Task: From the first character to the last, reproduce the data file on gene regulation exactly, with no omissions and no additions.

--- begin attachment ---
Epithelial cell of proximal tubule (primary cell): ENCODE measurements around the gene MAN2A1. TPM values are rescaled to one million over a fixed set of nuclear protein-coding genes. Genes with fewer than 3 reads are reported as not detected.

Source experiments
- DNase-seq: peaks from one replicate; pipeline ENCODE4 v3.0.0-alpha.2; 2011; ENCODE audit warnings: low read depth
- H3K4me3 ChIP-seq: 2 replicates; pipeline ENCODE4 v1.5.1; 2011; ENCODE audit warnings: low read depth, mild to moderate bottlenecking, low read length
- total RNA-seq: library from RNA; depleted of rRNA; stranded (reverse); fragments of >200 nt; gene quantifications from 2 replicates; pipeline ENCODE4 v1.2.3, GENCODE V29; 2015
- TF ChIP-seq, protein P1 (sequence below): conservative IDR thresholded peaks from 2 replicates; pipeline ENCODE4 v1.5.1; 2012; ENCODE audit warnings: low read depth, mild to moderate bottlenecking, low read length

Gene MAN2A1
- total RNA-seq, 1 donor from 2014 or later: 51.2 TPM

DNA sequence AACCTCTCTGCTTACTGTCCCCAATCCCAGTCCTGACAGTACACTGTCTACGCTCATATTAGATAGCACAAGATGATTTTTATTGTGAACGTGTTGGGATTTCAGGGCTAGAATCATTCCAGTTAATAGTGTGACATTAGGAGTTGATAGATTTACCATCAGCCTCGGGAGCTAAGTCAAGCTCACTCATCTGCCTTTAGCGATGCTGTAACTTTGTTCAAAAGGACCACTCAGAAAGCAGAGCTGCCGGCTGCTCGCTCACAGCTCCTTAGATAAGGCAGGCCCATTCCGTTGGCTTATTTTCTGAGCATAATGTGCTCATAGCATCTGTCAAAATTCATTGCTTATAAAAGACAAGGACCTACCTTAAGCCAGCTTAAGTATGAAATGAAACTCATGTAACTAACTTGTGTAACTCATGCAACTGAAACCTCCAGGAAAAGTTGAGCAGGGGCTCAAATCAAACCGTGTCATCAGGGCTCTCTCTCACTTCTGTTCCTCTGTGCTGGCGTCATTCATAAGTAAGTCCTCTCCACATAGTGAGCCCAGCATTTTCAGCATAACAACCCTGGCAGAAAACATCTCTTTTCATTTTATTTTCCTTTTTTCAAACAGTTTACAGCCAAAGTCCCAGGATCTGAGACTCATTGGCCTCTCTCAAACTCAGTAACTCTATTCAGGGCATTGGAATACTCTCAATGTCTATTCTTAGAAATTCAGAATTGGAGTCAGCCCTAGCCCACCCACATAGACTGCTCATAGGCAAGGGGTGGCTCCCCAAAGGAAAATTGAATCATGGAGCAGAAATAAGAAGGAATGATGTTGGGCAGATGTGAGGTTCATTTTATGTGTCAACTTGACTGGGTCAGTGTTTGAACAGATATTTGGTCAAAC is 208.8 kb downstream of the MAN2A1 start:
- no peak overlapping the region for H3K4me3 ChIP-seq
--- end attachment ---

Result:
Epithelial cell of proximal tubule (primary cell): ENCODE measurements around the gene MAN2A1. TPM values are rescaled to one million over a fixed set of nuclear protein-coding genes. Genes with fewer than 3 reads are reported as not detected.

Source experiments
- DNase-seq: peaks from one replicate; pipeline ENCODE4 v3.0.0-alpha.2; 2011; ENCODE audit warnings: low read depth
- H3K4me3 ChIP-seq: 2 replicates; pipeline ENCODE4 v1.5.1; 2011; ENCODE audit warnings: low read depth, mild to moderate bottlenecking, low read length
- total RNA-seq: library from RNA; depleted of rRNA; stranded (reverse); fragments of >200 nt; gene quantifications from 2 replicates; pipeline ENCODE4 v1.2.3, GENCODE V29; 2015
- TF ChIP-seq, protein P1 (sequence below): conservative IDR thresholded peaks from 2 replicates; pipeline ENCODE4 v1.5.1; 2012; ENCODE audit warnings: low read depth, mild to moderate bottlenecking, low read length

Gene MAN2A1
- total RNA-seq, 1 donor from 2014 or later: 51.2 TPM

DNA sequence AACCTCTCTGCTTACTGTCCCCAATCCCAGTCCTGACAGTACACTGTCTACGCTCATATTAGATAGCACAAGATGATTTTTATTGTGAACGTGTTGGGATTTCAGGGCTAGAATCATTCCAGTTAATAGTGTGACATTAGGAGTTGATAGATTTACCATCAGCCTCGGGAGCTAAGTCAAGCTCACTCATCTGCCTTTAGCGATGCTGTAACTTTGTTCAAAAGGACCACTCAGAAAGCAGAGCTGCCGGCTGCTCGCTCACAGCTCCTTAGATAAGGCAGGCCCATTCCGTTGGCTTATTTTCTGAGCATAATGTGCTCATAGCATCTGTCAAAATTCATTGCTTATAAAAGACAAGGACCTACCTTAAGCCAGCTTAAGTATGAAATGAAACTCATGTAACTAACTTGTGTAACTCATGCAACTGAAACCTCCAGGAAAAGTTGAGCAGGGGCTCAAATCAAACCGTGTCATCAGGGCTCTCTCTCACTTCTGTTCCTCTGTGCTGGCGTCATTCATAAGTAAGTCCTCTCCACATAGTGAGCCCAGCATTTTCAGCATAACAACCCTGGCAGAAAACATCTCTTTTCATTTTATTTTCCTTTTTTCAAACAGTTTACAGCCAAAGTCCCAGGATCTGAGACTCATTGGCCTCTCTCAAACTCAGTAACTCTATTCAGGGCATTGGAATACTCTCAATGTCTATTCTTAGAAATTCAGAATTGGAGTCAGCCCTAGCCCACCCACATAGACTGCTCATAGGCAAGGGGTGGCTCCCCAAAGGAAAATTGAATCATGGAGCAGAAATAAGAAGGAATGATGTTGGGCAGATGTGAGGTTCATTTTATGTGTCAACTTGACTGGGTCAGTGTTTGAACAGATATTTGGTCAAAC is 208.8 kb downstream of the MAN2A1 start:
- no peak overlapping the region for H3K4me3 ChIP-seq